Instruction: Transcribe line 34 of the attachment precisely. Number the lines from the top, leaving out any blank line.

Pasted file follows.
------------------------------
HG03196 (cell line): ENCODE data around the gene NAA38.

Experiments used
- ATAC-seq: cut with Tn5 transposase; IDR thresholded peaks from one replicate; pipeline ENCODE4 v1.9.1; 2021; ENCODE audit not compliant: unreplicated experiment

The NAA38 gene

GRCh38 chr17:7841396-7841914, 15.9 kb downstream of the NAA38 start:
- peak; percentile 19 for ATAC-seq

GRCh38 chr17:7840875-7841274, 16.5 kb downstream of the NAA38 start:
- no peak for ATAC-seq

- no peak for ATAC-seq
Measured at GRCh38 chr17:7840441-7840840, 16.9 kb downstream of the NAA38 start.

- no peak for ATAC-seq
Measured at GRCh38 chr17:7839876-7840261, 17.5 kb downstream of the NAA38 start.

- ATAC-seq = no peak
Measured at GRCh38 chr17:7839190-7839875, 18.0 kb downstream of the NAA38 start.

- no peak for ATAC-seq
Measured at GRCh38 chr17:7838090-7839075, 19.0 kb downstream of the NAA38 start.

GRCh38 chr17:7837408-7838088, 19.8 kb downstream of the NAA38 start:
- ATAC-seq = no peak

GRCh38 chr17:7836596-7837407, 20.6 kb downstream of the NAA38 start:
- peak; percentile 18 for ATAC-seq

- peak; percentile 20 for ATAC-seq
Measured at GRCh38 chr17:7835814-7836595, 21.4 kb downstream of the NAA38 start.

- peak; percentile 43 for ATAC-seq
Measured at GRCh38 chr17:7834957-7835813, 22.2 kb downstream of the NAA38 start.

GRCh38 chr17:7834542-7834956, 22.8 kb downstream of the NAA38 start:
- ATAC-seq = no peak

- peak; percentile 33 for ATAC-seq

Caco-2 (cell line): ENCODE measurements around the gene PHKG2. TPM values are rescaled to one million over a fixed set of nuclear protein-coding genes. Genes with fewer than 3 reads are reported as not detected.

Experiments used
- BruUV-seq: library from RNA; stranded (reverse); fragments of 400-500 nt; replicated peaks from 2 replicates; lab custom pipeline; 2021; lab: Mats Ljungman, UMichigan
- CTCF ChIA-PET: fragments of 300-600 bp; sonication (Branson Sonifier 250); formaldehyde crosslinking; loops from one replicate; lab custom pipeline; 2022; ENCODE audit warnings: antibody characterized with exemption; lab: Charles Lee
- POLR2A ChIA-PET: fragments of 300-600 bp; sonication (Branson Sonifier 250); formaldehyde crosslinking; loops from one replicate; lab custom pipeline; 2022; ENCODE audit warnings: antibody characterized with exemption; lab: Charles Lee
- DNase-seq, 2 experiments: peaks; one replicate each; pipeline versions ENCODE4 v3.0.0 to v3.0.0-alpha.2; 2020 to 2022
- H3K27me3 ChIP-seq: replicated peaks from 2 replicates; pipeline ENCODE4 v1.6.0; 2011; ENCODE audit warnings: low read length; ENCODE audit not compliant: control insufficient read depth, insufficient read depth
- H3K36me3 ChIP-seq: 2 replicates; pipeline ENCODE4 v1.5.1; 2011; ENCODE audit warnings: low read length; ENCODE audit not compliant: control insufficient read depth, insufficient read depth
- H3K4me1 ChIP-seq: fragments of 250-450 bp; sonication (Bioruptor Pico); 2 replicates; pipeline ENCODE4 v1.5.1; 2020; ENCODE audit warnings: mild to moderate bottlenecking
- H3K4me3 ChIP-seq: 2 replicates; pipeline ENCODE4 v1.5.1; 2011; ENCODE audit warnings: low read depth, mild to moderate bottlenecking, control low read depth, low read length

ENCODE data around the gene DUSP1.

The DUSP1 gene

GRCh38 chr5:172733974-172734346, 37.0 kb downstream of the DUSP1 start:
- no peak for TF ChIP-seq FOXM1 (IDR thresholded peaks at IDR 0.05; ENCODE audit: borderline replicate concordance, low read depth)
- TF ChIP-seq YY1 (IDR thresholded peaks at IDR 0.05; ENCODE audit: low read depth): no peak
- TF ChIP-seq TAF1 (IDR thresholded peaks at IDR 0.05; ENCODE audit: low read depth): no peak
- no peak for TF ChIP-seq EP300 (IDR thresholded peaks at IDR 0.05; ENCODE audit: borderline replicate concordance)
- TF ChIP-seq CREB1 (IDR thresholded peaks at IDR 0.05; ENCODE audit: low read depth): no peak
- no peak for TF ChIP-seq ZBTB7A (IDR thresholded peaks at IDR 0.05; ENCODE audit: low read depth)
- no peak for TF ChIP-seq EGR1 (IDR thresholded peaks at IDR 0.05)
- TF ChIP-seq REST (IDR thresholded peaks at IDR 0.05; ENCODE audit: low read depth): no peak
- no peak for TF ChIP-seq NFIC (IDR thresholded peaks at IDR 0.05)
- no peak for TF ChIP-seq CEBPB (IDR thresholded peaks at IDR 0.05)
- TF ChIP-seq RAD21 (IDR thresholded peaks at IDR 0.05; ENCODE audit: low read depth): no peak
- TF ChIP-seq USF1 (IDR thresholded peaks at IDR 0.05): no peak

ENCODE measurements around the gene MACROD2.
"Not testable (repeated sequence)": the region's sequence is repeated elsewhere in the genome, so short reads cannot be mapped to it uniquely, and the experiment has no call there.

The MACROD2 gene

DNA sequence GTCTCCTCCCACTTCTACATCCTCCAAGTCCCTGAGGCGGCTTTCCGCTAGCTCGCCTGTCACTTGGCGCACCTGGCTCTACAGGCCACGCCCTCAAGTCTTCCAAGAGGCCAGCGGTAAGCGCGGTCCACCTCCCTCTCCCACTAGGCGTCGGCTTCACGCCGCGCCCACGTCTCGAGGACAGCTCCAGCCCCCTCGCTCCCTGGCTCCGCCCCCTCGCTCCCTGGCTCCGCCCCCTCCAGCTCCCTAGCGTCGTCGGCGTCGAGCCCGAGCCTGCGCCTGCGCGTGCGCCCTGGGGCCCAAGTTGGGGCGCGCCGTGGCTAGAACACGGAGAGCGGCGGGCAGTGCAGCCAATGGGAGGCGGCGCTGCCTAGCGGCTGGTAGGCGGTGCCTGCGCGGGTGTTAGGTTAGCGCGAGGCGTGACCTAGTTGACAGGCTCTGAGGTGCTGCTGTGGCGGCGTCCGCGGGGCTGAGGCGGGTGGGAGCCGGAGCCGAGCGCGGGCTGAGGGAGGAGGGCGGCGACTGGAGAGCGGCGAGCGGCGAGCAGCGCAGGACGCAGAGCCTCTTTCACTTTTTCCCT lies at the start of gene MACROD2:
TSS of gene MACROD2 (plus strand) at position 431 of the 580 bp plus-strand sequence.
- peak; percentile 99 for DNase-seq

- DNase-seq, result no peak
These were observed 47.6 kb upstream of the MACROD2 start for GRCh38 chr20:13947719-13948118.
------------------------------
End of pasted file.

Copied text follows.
- H3K27me3 ChIP-seq: replicated peaks from 2 replicates; pipeline ENCODE4 v1.6.0; 2011; ENCODE audit warnings: low read length; ENCODE audit not compliant: control insufficient read depth, insufficient read depth